BEME Guide no 3: systematic searching for evidence in medical education--Part 1: Sources of information.

Abstract

Searching for evidence to inform best practice in medical education is a complex undertaking. With very few information sources dedicated to medical education itself, one is forced to consult a wide range of often enormous sources--and these are dedicated to either medicine or education, making a medical education search all the more challenging. This guide provides a comprehensive overview of relevant information sources and methods (including bibliographic databases, grey literature, hand searching and the Internet) and describes when they should be consulted. The process of constructing a search is explained: identifying and combining core concepts, using Boolean algebra and search syntax, limiting results sets, and making best use of databases' controlled vocabularies. This process is illustrated with images from search screens and is followed by numerous examples designed to reinforce skills and concepts covered. The guide has been developed from the ongoing experience gained from the systematic searches conducted for the Best Evidence Medical Education Collaboration, and concludes by looking ahead to initiatives that will shape future searching for medical education evidence.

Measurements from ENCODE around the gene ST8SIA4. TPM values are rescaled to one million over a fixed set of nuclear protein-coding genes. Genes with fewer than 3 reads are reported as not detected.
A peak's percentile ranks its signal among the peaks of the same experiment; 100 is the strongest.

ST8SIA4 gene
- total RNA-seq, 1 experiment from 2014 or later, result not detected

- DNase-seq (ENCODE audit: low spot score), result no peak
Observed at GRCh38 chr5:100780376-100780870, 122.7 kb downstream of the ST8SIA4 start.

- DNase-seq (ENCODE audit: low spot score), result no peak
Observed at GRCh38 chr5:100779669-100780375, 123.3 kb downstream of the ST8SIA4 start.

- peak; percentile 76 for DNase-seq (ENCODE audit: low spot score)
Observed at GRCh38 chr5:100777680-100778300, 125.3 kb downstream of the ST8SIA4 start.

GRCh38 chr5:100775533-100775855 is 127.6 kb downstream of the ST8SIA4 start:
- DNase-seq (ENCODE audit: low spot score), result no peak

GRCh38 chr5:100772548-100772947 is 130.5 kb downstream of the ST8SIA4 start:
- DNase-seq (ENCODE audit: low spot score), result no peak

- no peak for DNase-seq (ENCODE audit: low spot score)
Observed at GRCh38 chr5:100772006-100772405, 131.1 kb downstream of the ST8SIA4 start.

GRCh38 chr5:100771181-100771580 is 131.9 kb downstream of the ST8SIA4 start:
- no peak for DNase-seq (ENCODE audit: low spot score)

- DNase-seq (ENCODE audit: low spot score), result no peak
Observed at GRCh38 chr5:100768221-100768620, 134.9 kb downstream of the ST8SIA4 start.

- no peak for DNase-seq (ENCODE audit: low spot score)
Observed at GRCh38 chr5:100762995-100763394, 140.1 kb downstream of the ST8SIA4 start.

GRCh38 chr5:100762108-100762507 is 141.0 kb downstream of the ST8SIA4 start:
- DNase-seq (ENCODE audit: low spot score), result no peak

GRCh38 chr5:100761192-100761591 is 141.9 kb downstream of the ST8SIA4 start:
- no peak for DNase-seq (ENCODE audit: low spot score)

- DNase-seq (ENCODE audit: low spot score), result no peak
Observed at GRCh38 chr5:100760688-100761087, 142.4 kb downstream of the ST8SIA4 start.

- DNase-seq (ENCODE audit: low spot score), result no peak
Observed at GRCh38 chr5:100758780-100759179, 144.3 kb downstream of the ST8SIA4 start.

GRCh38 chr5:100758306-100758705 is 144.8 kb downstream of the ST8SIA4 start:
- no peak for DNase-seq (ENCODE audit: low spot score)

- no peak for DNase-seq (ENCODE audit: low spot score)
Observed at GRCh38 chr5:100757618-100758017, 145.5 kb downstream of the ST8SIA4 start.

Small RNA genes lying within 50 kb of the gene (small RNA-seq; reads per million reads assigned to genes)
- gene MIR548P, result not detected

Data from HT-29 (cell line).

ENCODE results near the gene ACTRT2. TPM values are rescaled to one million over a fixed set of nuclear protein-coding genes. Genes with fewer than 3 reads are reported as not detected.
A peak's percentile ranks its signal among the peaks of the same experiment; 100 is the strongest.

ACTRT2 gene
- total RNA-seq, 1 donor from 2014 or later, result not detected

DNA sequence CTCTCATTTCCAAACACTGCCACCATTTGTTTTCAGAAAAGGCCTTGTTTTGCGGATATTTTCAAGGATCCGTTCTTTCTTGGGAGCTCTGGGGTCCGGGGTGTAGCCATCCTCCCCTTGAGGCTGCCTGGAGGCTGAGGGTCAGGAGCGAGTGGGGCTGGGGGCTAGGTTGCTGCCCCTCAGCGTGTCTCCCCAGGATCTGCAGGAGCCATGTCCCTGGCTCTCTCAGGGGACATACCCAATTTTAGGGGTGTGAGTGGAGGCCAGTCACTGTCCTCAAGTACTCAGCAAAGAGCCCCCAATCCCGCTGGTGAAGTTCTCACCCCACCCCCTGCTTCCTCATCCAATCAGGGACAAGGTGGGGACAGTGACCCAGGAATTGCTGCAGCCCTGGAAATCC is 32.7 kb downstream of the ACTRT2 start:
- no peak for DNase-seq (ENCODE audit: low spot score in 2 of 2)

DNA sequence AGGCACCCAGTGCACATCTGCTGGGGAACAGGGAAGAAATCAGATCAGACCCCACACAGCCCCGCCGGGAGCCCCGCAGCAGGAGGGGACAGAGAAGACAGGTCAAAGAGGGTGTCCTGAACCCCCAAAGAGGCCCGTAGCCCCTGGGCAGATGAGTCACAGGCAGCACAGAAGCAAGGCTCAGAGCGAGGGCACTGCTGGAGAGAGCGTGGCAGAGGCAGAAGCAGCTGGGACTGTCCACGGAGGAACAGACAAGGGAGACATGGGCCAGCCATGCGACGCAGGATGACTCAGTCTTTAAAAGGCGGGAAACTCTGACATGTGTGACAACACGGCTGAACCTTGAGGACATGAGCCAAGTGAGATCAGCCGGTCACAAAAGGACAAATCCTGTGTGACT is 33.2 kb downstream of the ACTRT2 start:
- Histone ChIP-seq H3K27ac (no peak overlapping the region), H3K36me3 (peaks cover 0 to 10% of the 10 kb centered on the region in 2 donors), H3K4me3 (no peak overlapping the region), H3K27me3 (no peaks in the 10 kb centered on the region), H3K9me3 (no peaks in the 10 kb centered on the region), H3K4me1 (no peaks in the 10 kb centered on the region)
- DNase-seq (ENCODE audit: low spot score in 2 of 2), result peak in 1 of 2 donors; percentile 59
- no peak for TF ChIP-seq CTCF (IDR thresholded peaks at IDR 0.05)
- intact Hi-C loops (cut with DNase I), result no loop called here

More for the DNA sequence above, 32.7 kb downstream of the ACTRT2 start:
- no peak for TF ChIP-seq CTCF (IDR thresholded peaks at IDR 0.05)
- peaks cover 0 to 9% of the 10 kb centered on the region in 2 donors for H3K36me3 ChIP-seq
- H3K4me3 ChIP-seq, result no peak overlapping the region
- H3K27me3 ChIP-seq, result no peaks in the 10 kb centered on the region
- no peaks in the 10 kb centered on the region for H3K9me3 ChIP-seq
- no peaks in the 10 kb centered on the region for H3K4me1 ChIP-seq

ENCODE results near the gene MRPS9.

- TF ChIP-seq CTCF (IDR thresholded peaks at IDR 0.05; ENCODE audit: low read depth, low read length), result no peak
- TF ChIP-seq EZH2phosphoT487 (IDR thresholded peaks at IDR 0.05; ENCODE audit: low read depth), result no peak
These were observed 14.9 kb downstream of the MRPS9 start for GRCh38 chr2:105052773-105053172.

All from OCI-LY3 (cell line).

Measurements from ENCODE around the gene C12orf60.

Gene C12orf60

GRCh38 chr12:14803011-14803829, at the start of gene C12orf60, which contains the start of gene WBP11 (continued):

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@article{Haig2003BEMEGN, title={BEME Guide no 3: systematic searching for evidence in medical education--Part 1: Sources of information.}, author={Alex Haig and Marshall Dozier}, journal={Medical teacher}, year={2003}, volume={25 4}, pages={352-63} }